Occupation: Assistant Dance Choreographer

Raju Murugan smiles as he watches himself dance. “This is the song that made me popular,” he tells me, as the high energy ‘Nakku mukka’ plays out on the computer. “There, that’s me; there’s also a shot of me dressed as a woman; in most songs, I dance to the left of the hero, so people identify me easily.” The song fades away, and I ask if he feels thrilled everytime he watches himself on screen. “Of course! Also, watching the songs in the theatre, I learn where and how to improve,” says Raju, who has danced/ choreographed 400 songs in the last five years he’s been in the movie industry.

But the 30-year-old didn’t always set out to be a dancer. “When I was in 12th Standard, I read about Raju Sundaram’s dance-group in Ananda Vikatan; inspired, I decided I too wanted to be a dancer.” Raju’s family however asked him to defer his dream until he got a degree. And so, after graduation, he trained for five years under dance director Sridhar, and then applied for a dancer card. “It’s very hard to get a union card,” says Raju. “There is stiff competition from nearly 1,000 applicants; and after performing three different styles in front of 15 dance masters, only 25 are chosen!”

Raju, now an assistant choreographer, works with five dance masters, and is waiting for a good break before he applies for a ‘master’ card. “Dancing in movies is as much fun as it’s hard work. Take group dancing — it’s like being back in college, we have a great time travelling, rehearsing, seeing new places…New Zealand was an unforgettable trip. I miss those days, since my job now is to get everyone —including the heroes — to dance.”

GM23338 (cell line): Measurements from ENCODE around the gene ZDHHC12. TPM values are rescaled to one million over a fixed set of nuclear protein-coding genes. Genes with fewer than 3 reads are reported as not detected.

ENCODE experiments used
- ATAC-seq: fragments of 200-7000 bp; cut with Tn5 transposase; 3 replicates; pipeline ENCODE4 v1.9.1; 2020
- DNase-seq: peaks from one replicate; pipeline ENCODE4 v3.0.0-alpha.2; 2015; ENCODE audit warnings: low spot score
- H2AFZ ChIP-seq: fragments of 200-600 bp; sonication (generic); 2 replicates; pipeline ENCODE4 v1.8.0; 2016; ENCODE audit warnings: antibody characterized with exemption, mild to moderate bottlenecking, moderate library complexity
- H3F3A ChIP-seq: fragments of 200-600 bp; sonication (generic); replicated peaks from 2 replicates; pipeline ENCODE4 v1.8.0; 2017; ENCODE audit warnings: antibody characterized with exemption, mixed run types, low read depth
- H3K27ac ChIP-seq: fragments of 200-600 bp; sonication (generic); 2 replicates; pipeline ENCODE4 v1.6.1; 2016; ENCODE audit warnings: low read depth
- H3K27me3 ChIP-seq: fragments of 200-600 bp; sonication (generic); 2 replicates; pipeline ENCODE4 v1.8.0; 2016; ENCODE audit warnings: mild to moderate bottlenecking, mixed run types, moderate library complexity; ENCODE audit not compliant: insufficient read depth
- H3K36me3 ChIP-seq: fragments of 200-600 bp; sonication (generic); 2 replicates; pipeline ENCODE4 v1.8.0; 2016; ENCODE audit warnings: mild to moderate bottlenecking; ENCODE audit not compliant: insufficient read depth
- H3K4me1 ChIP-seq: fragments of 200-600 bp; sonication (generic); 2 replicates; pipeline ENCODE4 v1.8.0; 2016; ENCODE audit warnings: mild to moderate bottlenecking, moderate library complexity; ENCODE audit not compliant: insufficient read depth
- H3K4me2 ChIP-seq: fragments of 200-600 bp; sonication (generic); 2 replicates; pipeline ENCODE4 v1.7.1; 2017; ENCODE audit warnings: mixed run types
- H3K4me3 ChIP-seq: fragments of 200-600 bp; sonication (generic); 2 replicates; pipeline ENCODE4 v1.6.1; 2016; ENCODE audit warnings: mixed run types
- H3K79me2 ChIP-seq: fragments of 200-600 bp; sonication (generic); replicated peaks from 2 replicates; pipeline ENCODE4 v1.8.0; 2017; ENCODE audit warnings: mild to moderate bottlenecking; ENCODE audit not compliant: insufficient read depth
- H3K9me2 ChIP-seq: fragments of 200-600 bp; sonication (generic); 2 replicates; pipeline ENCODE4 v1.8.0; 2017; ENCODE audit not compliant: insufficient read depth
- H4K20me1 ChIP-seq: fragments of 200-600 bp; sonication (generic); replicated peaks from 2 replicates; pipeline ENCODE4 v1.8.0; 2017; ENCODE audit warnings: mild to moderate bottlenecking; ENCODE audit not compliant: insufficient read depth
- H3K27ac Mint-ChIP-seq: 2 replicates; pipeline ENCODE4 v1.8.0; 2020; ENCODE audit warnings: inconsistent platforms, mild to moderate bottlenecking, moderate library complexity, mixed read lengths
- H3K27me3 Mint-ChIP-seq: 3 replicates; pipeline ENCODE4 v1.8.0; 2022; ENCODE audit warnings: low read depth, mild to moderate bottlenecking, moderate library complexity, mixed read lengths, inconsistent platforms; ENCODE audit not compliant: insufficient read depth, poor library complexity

“Getting a chance in a movie, be it as a dancer or choreographer is very hard; and once you’re there,” says Raju, “you’ve got to dance in the rain and sun, barefoot, and sometimes, bare-bodied too.” You can only do it if you love it, he tells me, adding that getting tanned is sometimes the least of their worries considering how risky it is to perform in difficult outdoor locations. “As an assistant, I have to do the moves several times, till the camera angles are set. The hero comes into the scene only after that,” Raju explains.

Folk and free styles dances are very ‘in’ now, and each song, I’m told, takes on average, three or four days to shoot, while big-budget ones can even stretch to two weeks. “And it’s all over in five minutes in the movie,” he laughs.

Married to Geeta — who’s expecting their first baby next month — Raju is busy working on seven or eight songs every month. The money, he says, is good, and the union ensures the dancers are compensated for extras, such as shaving their head for a shoot. “But the job is very demanding, and calls for a lot of stamina; there are days when I’m working round the clock! So I always eat healthy, and workout when I’m in Chennai; but wherever I go, I do floor exercises to stay flexible.”

Raju plays me another song where he does swift, complicated ‘knee movements’ on a tar road, for the interlude. “It took the group four days to get that right,” he smiles. The interlude lasts just 45 seconds on screen; but the knees must hurt, I think, for much, much longer…

‘You’ve got to dance in the rain and sun, barefoot, and sometimes, bare-bodied too. You can only do it if you love it’